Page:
Women and Girls

Providing learning opportunities for vulnerable, hard-to-reach women and girls is one of the best investments we can make in working towards sustainable development. And yet, in developing countries, almost one-quarter of all women and girls aged 15-24 have never completed primary school. 

COL recognises that advancing the goals of both women’s empowerment and gender equality are central to ‘Learning for Sustainable Development.’

With funding from the governments of Canada and Australia, the Commonwealth of Learning (COL) has partnered with community organisations and institutions to support schooling and skills development for some of the world’s most vulnerable and hard-to-reach women and girls using open, distance and technology-enabled learning. 





- the brand with which the project will be represented - emphasises that girls are at the centre of this project.

Empowering women and girls to shape their own future has an incredible multiplier effect on economic growth that leads to increased prosperity not just for individuals, but for entire families. Girls empowered are a key driver for sustainable development. Through this brand, girls will inspire positive transformation in their families, their communities and the world.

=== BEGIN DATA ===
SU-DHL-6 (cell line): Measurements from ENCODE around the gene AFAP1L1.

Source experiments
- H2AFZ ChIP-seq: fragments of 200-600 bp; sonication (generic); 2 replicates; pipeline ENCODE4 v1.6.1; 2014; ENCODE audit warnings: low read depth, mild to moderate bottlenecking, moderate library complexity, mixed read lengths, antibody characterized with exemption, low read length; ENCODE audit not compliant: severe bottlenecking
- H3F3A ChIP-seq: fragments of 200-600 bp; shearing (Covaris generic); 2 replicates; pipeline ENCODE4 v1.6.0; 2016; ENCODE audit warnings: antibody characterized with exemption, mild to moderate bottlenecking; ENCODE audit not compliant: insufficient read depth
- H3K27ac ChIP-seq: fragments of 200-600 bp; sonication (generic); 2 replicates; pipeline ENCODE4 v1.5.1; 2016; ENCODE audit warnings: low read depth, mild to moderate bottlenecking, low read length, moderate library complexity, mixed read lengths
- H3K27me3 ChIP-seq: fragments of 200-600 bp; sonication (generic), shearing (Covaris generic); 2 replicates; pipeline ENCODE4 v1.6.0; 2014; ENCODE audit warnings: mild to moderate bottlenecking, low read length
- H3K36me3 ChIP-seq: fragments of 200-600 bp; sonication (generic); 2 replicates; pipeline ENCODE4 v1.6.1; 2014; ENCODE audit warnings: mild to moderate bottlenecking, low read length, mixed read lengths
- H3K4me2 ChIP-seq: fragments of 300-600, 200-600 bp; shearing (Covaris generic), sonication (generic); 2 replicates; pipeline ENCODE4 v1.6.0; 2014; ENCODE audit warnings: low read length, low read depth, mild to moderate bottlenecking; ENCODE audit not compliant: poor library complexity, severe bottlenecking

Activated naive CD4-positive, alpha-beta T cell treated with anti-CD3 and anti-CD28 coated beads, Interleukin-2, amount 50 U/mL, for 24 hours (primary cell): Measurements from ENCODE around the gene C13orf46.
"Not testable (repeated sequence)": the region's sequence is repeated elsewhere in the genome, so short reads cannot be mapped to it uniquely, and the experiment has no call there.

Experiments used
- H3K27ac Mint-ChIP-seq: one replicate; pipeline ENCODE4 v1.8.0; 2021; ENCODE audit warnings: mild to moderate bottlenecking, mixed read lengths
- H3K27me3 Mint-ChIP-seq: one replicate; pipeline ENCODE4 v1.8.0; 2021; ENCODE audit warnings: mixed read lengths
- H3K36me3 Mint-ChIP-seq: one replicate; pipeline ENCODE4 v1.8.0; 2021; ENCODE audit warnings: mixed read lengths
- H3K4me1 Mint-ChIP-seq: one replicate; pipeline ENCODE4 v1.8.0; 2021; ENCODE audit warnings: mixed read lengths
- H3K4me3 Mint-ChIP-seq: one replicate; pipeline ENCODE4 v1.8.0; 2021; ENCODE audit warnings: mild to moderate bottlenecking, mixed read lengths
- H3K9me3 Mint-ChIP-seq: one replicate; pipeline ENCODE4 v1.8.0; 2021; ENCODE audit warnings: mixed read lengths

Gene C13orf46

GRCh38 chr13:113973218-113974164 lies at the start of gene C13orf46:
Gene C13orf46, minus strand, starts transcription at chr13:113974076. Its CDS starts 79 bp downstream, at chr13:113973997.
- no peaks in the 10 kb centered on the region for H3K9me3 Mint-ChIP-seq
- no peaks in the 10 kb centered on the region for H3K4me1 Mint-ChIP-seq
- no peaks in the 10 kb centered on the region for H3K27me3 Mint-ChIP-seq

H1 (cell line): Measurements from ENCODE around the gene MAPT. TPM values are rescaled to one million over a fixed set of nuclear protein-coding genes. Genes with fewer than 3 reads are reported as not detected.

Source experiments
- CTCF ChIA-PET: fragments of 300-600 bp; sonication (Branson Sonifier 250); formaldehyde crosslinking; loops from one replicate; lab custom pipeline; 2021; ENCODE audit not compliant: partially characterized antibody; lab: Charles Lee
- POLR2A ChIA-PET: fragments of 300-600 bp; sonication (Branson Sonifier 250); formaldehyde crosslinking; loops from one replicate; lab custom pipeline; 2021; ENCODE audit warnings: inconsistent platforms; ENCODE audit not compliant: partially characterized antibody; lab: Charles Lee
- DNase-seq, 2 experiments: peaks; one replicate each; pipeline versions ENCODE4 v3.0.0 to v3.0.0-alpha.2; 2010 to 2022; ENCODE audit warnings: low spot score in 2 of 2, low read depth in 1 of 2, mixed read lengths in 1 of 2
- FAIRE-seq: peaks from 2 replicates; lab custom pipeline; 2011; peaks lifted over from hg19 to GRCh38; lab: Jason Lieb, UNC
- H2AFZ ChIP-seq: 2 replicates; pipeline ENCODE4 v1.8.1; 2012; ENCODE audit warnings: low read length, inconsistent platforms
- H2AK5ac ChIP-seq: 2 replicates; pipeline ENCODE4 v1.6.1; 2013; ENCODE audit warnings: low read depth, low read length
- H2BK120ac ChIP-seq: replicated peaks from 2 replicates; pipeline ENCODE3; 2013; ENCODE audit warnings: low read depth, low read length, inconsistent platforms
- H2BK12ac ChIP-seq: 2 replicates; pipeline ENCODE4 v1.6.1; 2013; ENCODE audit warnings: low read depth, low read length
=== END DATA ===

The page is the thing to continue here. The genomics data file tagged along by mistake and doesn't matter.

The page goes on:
Some of the barriers that girls and young women face in attending and completing school are child, early and forced marriages, distance to school and security concerns, and the costs of schooling.

  • Child, Early & Forced Marriage (CEFM): Millions of girls are forced into early marriage for a variety of economic and cultural reasons. Girls and women who marry young tend to have lower levels of education and are much more likely to have multiple children to care for while still young.

  • Distance to school and security concerns: Distance from school is a safety issue for girls and women in many regions of the world. The issue is not only safety, but cultural and social values. In many cultures, it is not common or desirable for girls to travel unaccompanied for long distances. The further away a girl lives from school, the less likely she is to attend.
  • Cost of schooling: The cost of schooling is a significant barrier for many resource-poor families. If they are to invest in education, boys receive priority. If education is affordable and flexible, girls also have the opportunity to participate without disrupting their family responsibilities. 


Community of Practice: www.girlsinspire.org

Twitter: https://twitter.com/GirlsInspire_

Facebook: https://www.facebook.com/GIRLSinspire.org/

Instagram: https://www.instagram.com/_girlsinspire/


[1] http://en.unesco.org/gem-report/sites/gem-report/files/girls-factsheet-e...
[2] http://www.uis.unesco.org/Education/Pages/gender-education.aspx